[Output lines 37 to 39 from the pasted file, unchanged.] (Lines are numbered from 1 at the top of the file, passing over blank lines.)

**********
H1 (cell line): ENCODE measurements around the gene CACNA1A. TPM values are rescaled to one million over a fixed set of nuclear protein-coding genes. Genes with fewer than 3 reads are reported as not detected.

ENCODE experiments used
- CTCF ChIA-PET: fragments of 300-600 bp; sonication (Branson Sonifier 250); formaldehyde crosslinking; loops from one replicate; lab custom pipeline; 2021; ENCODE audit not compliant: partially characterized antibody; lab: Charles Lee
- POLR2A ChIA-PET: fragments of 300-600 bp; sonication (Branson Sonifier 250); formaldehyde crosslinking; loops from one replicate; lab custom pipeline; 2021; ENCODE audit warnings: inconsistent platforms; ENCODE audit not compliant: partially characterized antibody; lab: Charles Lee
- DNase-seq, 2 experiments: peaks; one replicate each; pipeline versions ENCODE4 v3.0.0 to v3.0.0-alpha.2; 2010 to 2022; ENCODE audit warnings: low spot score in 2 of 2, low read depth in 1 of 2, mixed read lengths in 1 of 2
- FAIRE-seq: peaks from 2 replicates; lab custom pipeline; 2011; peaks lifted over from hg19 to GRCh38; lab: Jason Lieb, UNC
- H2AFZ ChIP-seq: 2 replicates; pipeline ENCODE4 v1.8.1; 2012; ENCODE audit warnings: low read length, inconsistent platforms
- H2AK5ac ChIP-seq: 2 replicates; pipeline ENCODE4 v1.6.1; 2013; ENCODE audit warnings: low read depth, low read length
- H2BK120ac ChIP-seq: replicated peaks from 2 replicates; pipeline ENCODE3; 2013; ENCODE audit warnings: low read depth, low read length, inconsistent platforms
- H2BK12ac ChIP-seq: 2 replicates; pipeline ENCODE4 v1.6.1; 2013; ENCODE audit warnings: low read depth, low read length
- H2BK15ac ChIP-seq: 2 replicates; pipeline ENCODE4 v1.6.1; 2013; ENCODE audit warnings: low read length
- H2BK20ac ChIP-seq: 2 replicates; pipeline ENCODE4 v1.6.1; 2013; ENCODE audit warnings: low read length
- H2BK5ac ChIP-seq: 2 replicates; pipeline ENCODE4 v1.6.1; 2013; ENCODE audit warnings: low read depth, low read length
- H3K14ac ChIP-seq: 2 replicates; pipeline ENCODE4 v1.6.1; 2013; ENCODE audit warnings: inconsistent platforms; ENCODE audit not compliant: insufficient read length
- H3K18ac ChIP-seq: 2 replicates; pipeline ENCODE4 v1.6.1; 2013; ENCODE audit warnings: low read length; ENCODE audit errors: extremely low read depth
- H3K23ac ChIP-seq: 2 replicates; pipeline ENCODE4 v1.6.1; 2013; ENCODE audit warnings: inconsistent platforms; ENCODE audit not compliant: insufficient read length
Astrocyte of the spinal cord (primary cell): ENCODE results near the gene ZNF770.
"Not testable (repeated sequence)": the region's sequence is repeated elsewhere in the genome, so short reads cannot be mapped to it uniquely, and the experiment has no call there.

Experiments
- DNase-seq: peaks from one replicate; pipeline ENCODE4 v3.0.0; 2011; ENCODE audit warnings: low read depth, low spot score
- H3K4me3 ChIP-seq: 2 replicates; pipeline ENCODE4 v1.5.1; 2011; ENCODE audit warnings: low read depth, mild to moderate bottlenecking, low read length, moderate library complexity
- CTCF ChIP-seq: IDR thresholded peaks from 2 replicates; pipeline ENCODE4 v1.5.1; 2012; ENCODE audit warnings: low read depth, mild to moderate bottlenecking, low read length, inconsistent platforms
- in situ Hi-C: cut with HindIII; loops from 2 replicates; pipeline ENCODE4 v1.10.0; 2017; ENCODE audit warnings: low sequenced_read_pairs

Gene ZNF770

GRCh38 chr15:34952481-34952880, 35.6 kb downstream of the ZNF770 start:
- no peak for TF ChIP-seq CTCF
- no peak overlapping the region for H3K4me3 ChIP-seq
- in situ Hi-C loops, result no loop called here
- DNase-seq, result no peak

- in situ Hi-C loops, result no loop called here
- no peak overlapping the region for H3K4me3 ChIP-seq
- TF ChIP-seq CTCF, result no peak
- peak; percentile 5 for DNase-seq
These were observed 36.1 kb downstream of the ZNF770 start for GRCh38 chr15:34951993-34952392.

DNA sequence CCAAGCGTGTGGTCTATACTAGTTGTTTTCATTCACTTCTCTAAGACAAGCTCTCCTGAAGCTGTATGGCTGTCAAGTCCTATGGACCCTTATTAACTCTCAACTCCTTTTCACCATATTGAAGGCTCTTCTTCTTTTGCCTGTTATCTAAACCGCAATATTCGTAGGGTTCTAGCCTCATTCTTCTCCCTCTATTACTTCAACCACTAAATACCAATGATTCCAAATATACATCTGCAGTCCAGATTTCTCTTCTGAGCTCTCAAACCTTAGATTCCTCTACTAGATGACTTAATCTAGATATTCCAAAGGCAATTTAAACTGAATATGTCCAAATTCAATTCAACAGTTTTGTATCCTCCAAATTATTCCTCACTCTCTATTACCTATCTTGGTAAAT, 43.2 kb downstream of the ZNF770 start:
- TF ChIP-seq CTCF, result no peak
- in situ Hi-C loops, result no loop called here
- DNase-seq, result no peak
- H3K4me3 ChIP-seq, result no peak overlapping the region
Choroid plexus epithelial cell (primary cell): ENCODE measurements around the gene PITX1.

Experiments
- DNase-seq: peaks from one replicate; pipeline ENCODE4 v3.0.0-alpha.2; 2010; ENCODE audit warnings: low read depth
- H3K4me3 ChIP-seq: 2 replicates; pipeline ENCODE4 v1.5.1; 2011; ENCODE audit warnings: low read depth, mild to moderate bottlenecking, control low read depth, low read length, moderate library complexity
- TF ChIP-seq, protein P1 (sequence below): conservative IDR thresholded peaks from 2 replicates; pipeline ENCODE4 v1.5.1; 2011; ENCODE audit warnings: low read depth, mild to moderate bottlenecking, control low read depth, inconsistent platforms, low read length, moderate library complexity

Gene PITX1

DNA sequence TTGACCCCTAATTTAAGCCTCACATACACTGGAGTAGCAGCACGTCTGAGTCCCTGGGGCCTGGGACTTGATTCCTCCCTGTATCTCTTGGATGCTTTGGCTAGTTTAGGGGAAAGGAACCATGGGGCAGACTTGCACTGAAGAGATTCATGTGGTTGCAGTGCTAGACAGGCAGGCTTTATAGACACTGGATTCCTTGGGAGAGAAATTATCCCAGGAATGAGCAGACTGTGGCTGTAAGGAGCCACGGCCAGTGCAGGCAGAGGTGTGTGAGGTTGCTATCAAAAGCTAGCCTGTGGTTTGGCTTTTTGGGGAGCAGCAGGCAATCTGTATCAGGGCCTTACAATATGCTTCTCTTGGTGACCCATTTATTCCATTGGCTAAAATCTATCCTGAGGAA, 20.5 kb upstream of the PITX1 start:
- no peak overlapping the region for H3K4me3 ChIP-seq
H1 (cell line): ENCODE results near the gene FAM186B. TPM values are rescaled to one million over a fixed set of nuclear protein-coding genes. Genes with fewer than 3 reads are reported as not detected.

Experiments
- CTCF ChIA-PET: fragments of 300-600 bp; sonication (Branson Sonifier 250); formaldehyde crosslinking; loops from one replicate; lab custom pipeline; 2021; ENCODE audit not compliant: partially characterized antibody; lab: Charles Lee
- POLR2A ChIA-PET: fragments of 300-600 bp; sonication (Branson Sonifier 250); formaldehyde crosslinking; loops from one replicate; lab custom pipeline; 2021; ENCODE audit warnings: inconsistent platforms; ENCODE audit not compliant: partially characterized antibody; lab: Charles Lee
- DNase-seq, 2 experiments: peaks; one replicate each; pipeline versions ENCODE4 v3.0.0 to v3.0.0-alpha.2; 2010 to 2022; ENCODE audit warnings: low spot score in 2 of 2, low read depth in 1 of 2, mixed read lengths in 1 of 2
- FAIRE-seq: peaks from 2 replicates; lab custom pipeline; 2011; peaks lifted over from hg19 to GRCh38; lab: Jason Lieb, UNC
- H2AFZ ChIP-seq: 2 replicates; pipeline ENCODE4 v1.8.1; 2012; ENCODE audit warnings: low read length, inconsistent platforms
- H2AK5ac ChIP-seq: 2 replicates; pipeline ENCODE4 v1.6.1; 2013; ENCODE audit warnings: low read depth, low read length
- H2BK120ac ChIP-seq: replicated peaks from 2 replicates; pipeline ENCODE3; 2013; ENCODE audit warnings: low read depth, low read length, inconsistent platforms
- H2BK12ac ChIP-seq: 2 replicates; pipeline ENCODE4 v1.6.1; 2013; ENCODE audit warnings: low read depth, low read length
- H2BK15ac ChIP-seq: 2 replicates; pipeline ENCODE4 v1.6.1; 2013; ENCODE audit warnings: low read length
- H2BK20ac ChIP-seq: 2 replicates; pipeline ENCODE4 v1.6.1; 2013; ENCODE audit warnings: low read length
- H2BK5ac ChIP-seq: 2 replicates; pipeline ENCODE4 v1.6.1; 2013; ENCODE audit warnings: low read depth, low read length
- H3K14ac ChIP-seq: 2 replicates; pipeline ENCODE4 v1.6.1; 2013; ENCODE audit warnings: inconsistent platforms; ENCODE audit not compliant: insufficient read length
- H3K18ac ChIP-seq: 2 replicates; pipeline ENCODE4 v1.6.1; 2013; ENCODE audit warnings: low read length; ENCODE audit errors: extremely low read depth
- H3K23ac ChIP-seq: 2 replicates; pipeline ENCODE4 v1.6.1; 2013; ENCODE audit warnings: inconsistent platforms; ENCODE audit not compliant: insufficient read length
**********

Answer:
- in situ Hi-C loops, result no loop called here
- DNase-seq, result no peak
- H3K4me3 ChIP-seq, result no peak overlapping the region